Reproductive Rights and Marriage Laws in Italy
Ginzburg’s play addresses concerns over the status of women in marital relationships during the 1960s. Although some changes in the status of women in Italy took place during the postwar years, significant changes did not occur until the period soon after The Advertisement was first produced. Women in Italy were granted the right to vote with the first elections of the new Italian Republic in 1948. However, most girls in Italy did not have the opportunity to receive a secondary (high school) education until the 1960s. Major changes in reproductive rights and divorce laws were instituted during the 1970s. Divorce became legal in Italy for the first time in 1970. Contraception became readily available after 1971. Many other traditional laws regarding marriage and family were abolished or liberalized in 1975. A referendum in 1978 legalized abortion by almost 68 percent of the Italian vote. The practices of both civil (non-religious) marriage and couples living together without being married became more common throughout the 1970s.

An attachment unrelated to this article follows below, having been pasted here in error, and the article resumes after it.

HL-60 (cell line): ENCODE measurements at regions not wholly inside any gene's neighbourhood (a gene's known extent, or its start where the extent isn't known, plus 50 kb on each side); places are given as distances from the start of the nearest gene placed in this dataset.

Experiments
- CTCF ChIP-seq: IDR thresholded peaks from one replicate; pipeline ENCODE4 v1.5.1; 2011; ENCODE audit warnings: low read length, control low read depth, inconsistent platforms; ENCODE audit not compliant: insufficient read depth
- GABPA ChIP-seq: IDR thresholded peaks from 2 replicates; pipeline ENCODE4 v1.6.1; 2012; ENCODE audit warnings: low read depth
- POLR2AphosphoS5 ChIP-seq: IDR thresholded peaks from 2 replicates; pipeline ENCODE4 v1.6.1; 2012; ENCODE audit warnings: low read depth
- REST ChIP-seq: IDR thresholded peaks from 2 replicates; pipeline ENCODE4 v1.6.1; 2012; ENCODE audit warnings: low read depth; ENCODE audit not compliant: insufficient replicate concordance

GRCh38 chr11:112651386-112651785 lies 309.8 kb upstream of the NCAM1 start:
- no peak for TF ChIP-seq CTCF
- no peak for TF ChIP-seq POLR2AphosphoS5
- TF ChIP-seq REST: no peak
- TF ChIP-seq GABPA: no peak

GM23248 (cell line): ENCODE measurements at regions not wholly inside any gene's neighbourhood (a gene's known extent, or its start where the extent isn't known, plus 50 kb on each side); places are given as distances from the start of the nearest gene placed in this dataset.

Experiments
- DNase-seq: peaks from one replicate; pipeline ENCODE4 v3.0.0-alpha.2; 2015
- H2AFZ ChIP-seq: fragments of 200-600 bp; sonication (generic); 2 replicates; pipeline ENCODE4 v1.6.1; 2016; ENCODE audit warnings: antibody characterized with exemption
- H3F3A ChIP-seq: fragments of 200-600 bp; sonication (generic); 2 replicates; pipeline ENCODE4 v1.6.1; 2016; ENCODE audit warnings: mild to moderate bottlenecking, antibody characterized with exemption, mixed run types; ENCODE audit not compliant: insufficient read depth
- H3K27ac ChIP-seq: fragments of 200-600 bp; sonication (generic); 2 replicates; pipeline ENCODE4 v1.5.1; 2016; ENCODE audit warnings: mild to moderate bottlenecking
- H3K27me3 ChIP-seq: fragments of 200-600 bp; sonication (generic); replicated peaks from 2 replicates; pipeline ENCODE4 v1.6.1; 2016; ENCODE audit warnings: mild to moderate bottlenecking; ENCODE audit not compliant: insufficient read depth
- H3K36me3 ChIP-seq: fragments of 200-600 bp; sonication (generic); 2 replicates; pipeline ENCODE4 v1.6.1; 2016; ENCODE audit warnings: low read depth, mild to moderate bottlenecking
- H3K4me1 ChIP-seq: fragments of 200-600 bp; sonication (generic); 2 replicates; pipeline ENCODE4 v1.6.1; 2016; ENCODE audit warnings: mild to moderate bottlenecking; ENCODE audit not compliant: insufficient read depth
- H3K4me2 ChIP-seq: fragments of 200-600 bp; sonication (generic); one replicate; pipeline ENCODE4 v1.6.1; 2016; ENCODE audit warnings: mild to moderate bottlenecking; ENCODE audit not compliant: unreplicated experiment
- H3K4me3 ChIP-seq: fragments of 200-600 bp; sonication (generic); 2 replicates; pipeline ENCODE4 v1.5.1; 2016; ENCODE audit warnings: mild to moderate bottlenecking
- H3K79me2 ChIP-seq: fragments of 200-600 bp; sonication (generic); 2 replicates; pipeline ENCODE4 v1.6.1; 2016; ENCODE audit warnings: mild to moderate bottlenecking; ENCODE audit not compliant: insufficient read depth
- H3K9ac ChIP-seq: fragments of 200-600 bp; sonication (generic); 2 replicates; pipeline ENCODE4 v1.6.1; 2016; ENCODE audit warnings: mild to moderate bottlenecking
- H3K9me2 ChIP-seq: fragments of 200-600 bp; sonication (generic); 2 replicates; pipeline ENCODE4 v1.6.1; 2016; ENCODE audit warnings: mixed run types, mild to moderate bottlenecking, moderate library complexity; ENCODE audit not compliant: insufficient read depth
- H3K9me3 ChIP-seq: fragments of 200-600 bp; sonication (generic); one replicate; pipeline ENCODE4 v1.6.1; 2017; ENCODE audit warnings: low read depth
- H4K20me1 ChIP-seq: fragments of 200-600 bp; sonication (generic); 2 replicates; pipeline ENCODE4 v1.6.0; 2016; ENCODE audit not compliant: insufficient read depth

Literary Style

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Simile
Throughout The Advertisement, Ginzburg makes use of recurring similes in order to describe and characterize the relationship between Teresa and Lorenzo. A simile is a figure of speech in which one thing is described as being like something else in order to illustrate a particular quality or set of qualities.

Teresa and Lorenzo both describe their marriage in disparaging terms, using several recurring similes to portray the negative qualities of their relationship. At one point, their marriage is described as a monster. Teresa says that they would sometimes quarrel over a single word she might have used unthinkingly, upon which, she says, ‘‘he’d drag out all the possible hidden meanings, so that word would grow and grow till it was like a monster.’’ Likewise the negative elements of their marriage grow and grow to the point that the relationship becomes like a monster—an evil, violent, destructive thing that is out of their control.

Imagery